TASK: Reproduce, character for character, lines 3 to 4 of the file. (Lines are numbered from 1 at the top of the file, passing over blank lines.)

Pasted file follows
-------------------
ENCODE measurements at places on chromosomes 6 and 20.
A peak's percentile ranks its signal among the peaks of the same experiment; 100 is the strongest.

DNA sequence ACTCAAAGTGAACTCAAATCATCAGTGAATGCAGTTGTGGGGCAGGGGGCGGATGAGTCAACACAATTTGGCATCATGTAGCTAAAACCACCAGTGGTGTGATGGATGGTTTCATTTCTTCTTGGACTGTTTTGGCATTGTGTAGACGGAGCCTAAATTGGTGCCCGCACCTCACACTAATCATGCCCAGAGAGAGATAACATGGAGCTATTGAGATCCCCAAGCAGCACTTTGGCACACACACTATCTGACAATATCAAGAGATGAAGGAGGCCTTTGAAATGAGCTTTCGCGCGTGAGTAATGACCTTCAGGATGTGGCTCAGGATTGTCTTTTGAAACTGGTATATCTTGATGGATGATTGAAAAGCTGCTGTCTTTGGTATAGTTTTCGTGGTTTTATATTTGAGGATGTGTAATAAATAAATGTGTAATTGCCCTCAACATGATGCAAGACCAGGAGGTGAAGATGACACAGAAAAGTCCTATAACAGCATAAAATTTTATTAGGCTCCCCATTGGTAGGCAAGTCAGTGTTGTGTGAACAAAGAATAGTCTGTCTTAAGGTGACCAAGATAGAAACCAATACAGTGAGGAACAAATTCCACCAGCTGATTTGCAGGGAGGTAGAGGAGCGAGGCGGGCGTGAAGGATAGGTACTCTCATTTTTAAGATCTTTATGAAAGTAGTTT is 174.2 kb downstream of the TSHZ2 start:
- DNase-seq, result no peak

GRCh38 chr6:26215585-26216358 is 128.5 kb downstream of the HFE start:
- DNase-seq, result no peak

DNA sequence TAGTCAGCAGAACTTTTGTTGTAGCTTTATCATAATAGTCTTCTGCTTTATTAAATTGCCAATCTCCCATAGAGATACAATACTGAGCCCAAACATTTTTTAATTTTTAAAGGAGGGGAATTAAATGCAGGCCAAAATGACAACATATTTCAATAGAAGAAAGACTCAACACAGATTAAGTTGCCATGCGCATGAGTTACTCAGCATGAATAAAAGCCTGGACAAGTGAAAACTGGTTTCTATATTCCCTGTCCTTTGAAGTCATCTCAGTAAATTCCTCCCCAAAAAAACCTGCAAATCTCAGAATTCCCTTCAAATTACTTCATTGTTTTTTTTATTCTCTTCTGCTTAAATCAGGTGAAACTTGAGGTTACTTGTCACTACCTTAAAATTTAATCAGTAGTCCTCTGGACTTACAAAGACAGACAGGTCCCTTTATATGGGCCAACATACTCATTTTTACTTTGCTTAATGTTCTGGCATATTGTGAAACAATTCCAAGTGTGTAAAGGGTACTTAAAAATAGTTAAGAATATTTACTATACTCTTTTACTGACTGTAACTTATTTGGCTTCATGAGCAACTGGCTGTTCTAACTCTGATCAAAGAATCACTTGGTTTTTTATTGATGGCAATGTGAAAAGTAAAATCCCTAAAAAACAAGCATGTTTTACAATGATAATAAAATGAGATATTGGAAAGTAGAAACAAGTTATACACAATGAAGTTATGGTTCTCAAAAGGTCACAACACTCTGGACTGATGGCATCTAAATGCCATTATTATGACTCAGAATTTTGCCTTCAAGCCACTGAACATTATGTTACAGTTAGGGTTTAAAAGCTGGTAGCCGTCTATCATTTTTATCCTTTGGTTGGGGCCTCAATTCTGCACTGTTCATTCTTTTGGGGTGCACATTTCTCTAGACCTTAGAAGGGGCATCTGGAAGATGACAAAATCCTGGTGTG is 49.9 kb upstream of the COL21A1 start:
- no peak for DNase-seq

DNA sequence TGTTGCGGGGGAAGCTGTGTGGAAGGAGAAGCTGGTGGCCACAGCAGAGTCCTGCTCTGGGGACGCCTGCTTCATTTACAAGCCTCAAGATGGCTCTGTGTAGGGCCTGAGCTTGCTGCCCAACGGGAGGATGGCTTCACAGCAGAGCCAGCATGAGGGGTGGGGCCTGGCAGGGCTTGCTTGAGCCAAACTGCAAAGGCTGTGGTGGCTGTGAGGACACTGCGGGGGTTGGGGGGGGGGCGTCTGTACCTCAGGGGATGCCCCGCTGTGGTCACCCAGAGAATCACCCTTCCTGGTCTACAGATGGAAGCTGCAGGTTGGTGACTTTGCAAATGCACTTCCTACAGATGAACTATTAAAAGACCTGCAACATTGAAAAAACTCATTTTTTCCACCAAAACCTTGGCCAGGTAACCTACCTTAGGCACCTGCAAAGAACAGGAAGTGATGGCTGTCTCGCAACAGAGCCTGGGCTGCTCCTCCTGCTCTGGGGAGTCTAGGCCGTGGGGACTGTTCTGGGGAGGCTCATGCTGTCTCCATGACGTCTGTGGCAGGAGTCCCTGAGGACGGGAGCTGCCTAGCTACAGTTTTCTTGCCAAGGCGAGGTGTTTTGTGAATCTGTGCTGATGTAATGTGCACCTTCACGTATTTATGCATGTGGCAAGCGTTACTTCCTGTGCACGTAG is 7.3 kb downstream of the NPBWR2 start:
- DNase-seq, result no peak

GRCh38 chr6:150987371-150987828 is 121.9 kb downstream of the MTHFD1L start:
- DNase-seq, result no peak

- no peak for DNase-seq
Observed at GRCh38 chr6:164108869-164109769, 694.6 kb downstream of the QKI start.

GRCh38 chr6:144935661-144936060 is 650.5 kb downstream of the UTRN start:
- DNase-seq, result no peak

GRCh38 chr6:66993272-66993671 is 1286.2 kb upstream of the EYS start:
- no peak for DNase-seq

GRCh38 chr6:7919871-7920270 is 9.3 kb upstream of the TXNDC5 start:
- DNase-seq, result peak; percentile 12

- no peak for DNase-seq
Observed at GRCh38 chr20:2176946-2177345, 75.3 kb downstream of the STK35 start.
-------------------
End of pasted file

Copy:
DNA sequence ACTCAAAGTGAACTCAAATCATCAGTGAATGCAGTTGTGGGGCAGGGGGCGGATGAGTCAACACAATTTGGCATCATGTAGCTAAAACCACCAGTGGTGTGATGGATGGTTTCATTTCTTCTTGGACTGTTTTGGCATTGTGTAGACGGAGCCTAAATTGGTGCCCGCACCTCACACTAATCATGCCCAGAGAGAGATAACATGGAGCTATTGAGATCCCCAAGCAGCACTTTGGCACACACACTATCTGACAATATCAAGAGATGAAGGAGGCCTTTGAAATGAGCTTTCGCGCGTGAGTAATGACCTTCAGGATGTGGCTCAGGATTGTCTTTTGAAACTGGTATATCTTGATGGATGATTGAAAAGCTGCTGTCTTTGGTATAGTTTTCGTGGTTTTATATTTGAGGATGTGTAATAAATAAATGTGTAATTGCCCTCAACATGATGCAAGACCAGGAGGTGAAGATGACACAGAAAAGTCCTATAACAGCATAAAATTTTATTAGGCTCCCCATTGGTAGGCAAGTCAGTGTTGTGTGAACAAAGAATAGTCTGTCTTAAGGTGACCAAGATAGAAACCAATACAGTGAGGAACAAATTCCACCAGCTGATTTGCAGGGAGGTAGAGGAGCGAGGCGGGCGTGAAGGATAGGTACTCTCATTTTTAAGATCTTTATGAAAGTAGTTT is 174.2 kb downstream of the TSHZ2 start:
- DNase-seq, result no peak